CollectionsCity Services
IN THE NEWS

City Services

NEWS
April 7, 1991 | By Neill A. Borowski, Inquirer Staff Writer
In West Philadelphia, Initial USA closed its commercial laundry last month because demand for its tablecloth and uniform service had plummeted. Gone: 146 jobs. In Center City, LTK Consulting Services Inc. packed up its engineering- design offices earlier this year and became the first tenant in a new office complex in Blue Bell. Gone: 35 jobs. In South Philadelphia, the Pac-Tec division of LaFrance Corp. will shut down its plastics manufacturing operation in the next 60 days, sell its building and relocate to Sarasota, Fla. Gone: 75 jobs.
NEWS
October 29, 2008 | By Matt Katz INQUIRER STAFF WRITER
Thirty-one Camden City positions would be eliminated, and residents would see reductions in a range of services, from garbage removal to demolition of abandoned houses, under a budget proposed to City Council last night. All City Hall departments will face 20 percent funding and workforce cuts, and the Police and Fire Departments will make 20 percent reductions in overtime under the $172.4 million budget for the fiscal year, which began in July. Last year's budget was $178 million.
NEWS
January 24, 1996 | By Craig R. McCoy and Dianna Marder, INQUIRER STAFF WRITERS
The message was twofold: Philadelphians should feel good about the city's financial recovery, but they should also brace for a wave of misery from federal spending cuts. In his annual budget message yesterday, Mayor Rendell pledged to keep city services at current levels, to cut wage and business taxes slightly, to avoid layoffs among city workers, and to put more money into child-welfare services. At the same time, he warned that federal cuts could cause hardships for thousands of needy Philadelphians - and leave the city powerless to help them.
NEWS
September 21, 2008 | By Patrick Kerkstra INQUIRER STAFF WRITER
Even in the best of times, there is little wiggle room in Philadelphia's lean and unforgiving municipal budget. And these are not the best of times. Two weeks ago, the administration estimated that the sluggish economy had already put a $450 million hole in Mayor Nutter's five-year financial plan, and that was before the federal government felt it had to rescue some of the nation's biggest financial institutions. Experts say it is hard to predict how big an effect the market meltdown and faltering economy will have on City Hall's revenue, but most expect it will be more than enough to require substantial service cuts and possibly a rollback on planned tax reductions.
NEWS
February 11, 2013 | By Amy S. Rosenberg, INQUIRER STAFF WRITER
After Hurricane Sandy, Gov. Christie made an obscure service famous when he urged people in need of social services to call the 211 hotline. In Philadelphia, that gubernatorial endorsement only drove home the absence of a similar service across the river from New Jersey. But on Monday, officials with the United Way here announced the launch of a 211 hotline for the five-county Philadelphia area. Jill Michael, president and chief executive of the United Way of Greater Philadelphia and Southern New Jersey, said the current economic climate and recent nearby crises such as Sandy prompted the Pennsylvania United Way to finally fund the service.
NEWS
January 14, 2012 | By Sally A. Downey, Inquirer Staff Writer
Louis Applebaum, 75, of Langhorne, a business owner who was procurement commissioner for the City of Philadelphia for 10 years, died of lymphoma Friday, Jan. 13, at home. In 1991, newly elected Mayor Ed Rendell asked Mr. Applebaum for a one-year commitment to public service as procurement commissioner. Mr. Applebaum, who had recently retired as head of a furniture and office-supply company, agreed to take the job. The one-year commitment turned into 10 years, covering Rendell's eight years in office and two years of John F. Street's administration.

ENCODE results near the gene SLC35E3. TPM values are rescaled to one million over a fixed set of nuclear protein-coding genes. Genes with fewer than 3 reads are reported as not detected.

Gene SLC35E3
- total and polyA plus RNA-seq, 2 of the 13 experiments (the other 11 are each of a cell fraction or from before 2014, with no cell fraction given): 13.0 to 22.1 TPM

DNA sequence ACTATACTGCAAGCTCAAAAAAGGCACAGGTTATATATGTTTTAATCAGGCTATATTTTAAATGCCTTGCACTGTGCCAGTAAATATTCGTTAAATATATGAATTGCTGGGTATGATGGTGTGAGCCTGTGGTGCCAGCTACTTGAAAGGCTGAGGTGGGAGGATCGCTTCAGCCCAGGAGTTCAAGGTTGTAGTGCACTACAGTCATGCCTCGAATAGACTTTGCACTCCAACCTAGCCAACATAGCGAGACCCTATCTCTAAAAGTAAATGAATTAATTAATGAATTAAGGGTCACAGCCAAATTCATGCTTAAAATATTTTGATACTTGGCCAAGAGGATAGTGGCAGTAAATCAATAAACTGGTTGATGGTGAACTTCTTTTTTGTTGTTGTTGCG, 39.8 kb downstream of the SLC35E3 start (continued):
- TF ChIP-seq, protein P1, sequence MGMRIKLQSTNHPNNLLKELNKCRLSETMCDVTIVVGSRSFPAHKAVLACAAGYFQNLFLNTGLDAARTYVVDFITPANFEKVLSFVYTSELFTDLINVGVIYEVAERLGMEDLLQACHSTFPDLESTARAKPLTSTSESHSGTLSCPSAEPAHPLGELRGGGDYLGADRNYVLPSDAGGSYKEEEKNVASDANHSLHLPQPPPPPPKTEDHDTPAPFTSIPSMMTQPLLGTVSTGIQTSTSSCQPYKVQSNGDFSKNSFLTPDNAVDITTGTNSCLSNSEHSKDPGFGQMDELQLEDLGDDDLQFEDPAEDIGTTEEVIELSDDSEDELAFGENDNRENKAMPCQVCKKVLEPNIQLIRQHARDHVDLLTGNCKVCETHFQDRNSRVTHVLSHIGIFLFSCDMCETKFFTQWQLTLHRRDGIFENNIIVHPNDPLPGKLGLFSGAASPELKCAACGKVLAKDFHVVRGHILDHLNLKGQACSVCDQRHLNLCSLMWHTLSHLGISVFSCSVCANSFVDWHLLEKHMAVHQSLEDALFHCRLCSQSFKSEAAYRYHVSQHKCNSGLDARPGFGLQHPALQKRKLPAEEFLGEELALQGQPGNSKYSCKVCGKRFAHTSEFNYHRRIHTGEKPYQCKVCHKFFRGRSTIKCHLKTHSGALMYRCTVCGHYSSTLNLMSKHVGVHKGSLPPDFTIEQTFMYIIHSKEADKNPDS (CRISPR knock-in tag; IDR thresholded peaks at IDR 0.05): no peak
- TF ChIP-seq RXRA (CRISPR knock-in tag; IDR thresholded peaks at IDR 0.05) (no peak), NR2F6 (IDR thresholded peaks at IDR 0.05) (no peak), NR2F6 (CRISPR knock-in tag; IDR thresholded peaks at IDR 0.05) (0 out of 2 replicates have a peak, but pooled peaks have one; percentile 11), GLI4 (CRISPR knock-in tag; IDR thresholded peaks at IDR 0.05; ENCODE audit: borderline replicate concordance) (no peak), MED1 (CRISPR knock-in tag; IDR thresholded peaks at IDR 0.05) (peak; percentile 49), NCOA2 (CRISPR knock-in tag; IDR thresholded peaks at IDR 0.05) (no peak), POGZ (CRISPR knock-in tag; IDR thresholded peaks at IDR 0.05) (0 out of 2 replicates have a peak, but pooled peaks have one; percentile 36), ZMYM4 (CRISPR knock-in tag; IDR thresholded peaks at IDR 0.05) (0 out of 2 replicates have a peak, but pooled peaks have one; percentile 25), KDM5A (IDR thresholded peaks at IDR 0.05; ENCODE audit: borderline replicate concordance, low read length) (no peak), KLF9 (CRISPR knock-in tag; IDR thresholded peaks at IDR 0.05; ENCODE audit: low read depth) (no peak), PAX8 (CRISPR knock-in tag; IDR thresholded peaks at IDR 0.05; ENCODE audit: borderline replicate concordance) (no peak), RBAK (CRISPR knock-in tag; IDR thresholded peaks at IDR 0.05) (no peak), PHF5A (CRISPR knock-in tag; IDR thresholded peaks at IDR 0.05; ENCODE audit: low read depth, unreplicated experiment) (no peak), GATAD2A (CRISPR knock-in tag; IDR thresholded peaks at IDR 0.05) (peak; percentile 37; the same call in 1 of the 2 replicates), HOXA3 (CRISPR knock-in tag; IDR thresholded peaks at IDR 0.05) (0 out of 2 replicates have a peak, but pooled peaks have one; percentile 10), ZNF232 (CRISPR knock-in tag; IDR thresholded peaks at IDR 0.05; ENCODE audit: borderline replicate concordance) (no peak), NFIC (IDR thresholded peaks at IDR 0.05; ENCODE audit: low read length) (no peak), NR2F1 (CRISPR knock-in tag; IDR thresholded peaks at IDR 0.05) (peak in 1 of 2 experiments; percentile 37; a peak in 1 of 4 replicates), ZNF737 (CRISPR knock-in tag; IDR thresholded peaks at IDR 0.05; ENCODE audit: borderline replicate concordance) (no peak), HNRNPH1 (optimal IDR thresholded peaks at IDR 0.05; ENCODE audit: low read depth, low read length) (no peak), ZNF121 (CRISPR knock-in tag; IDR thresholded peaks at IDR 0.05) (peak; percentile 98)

NEWS
March 2, 1993 | ALEJANDRO A. ALVAREZ/ DAILY NEWS
Barry Manns tries to coax a passer-by near City Hall to sign a petition by an organization of labor unions and community groups that is seeking a rejection of the mayor's proposed budget on grounds that it would unnecessarily cut city services.
NEWS
March 13, 1986
Whenever the appropriateness of subjecting suburban commuters to the Philadelphia wage tax is questioned, the city's representatives argue that it is only fair that suburban commuters should shoulder a portion of this tax burden, since they benefit from city services paid for by this tax revenue. A very substantial portion of wage tax revenues is collected from suburban commuters. Now Roger Tauss, president of Transport Workers Union Local 234, is saying in effect that it is inappropriate for some of this tax revenue to be spent on commuter rail transportation, which is the single most important of these city services to suburban commuters.
NEWS
March 13, 1991 | By Robert Zausner, Inquirer Harrisburg Bureau
Sen. Frank A. Salvatore has introduced a bill he acknowledges won't pass, doesn't have a prayer, is dead in the water. But he has a good reason for introducing it - he doesn't want anyone to steal it from him. The legislation isn't anything new. It would allow Northeast Philadelphia to secede from the city and become its own county. Salvatore has in previous years suggested the name Liberty County. The bill has been introduced in the past, and it has died in the past. And, Salvatore and others agree, it will keep on dying.
NEWS
April 10, 2009
OUR city has drug dealers on just about every corner. Police are being killed on a regular basis. City services are just about null and void, and we have no budget to speak of. So what's our City Council (all paid more than $100,000) doing? Making sure our menus are labeled. Now that I know how many calories are in a Big Mac, I really feel safe and secure. George Madden, Philadelphia
« Prev | 1 | 2 | 3 | 4 | 5 | Next »
|
|
|
|
|